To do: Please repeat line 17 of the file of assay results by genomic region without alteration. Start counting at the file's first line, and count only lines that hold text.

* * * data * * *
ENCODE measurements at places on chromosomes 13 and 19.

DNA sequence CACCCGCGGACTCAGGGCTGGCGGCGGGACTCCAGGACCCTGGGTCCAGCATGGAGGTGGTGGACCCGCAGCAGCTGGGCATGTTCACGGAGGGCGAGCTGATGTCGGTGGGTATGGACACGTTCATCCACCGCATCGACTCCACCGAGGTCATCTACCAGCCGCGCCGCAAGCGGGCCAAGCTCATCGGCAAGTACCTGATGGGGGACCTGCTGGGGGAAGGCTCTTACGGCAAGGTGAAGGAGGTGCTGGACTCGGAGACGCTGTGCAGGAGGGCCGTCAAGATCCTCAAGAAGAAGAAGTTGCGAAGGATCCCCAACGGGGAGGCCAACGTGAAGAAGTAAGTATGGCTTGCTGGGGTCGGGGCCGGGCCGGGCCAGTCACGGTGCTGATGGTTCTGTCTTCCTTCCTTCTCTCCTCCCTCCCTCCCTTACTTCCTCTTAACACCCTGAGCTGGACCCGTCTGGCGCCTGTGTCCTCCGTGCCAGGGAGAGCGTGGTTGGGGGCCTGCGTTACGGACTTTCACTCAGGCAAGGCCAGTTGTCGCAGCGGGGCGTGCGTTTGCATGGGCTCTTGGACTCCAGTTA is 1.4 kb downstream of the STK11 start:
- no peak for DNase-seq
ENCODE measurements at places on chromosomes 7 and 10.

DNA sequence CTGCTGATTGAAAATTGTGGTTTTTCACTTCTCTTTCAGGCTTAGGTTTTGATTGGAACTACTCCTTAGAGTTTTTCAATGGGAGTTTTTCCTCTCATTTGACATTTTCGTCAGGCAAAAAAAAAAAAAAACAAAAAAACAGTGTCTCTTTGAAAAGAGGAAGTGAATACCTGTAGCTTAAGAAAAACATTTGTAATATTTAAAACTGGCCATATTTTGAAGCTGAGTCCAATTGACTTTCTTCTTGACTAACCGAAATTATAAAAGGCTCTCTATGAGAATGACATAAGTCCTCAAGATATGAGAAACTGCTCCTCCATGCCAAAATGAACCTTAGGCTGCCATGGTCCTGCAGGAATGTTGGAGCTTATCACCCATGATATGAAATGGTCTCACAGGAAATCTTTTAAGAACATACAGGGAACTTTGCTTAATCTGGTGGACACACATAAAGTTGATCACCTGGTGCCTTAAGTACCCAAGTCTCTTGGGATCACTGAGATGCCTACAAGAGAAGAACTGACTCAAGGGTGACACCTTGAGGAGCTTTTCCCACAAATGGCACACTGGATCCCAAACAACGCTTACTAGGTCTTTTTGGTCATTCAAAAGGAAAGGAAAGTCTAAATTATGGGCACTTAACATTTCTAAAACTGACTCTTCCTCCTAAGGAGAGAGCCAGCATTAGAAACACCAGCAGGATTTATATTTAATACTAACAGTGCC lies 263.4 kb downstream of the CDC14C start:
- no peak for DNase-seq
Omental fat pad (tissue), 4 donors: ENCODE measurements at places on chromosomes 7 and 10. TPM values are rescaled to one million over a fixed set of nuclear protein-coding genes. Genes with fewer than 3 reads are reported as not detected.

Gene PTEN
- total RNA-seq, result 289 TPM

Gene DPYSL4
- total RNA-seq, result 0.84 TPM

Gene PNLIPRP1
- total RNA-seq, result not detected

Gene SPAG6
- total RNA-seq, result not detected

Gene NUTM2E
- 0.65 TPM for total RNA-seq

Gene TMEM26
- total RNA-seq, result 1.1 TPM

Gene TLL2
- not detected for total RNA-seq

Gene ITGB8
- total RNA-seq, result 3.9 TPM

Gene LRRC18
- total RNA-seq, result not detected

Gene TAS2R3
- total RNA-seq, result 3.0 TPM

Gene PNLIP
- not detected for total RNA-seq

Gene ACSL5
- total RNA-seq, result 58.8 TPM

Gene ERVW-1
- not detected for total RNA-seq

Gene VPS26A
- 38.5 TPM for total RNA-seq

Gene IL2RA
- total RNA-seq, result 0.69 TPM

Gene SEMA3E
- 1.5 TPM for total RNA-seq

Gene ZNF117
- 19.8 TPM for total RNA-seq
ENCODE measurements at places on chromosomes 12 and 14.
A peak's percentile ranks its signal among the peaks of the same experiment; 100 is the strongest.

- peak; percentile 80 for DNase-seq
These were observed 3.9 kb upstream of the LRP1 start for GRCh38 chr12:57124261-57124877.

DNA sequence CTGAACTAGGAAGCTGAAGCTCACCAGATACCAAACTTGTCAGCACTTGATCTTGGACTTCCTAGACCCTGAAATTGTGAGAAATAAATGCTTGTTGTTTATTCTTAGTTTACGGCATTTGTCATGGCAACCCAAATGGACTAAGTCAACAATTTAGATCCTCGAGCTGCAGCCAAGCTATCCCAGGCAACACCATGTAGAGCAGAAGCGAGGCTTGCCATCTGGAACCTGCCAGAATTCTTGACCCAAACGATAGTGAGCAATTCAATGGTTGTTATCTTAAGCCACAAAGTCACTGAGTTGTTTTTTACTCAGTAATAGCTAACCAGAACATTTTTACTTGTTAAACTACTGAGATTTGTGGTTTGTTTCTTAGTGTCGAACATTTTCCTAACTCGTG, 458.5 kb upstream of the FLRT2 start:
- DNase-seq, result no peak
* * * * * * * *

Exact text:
- 0.65 TPM for total RNA-seq